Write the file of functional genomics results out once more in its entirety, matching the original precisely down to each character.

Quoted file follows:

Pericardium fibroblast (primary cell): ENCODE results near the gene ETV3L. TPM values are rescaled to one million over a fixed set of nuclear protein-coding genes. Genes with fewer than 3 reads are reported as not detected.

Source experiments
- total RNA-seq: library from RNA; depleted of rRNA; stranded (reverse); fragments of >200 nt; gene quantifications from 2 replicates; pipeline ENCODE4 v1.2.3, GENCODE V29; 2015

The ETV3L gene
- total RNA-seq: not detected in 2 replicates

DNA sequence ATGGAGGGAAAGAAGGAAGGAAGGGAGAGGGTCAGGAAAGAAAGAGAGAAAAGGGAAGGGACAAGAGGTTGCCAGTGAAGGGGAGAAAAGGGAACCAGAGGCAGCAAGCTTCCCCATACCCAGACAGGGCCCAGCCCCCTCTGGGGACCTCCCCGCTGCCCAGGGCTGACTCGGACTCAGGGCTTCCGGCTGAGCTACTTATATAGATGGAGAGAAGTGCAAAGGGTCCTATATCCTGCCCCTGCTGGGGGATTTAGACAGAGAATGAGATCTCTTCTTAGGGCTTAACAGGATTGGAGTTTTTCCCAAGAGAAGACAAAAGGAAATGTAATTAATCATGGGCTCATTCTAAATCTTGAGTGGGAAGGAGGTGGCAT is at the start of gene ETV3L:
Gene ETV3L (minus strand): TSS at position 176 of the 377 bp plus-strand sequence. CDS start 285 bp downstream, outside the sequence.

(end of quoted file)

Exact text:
Pericardium fibroblast (primary cell): ENCODE results near the gene ETV3L. TPM values are rescaled to one million over a fixed set of nuclear protein-coding genes. Genes with fewer than 3 reads are reported as not detected.

Source experiments
- total RNA-seq: library from RNA; depleted of rRNA; stranded (reverse); fragments of >200 nt; gene quantifications from 2 replicates; pipeline ENCODE4 v1.2.3, GENCODE V29; 2015

The ETV3L gene
- total RNA-seq: not detected in 2 replicates

DNA sequence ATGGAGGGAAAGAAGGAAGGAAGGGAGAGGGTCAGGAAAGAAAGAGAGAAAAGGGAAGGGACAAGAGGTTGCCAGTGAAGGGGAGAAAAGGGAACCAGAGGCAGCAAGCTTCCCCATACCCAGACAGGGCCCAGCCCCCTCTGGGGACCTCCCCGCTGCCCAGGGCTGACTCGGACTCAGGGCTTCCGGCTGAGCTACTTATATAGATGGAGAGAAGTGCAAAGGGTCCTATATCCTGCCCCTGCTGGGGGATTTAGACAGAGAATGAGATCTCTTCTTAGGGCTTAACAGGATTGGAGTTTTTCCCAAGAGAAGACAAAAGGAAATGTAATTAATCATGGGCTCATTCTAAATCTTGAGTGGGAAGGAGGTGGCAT is at the start of gene ETV3L:
Gene ETV3L (minus strand): TSS at position 176 of the 377 bp plus-strand sequence. CDS start 285 bp downstream, outside the sequence.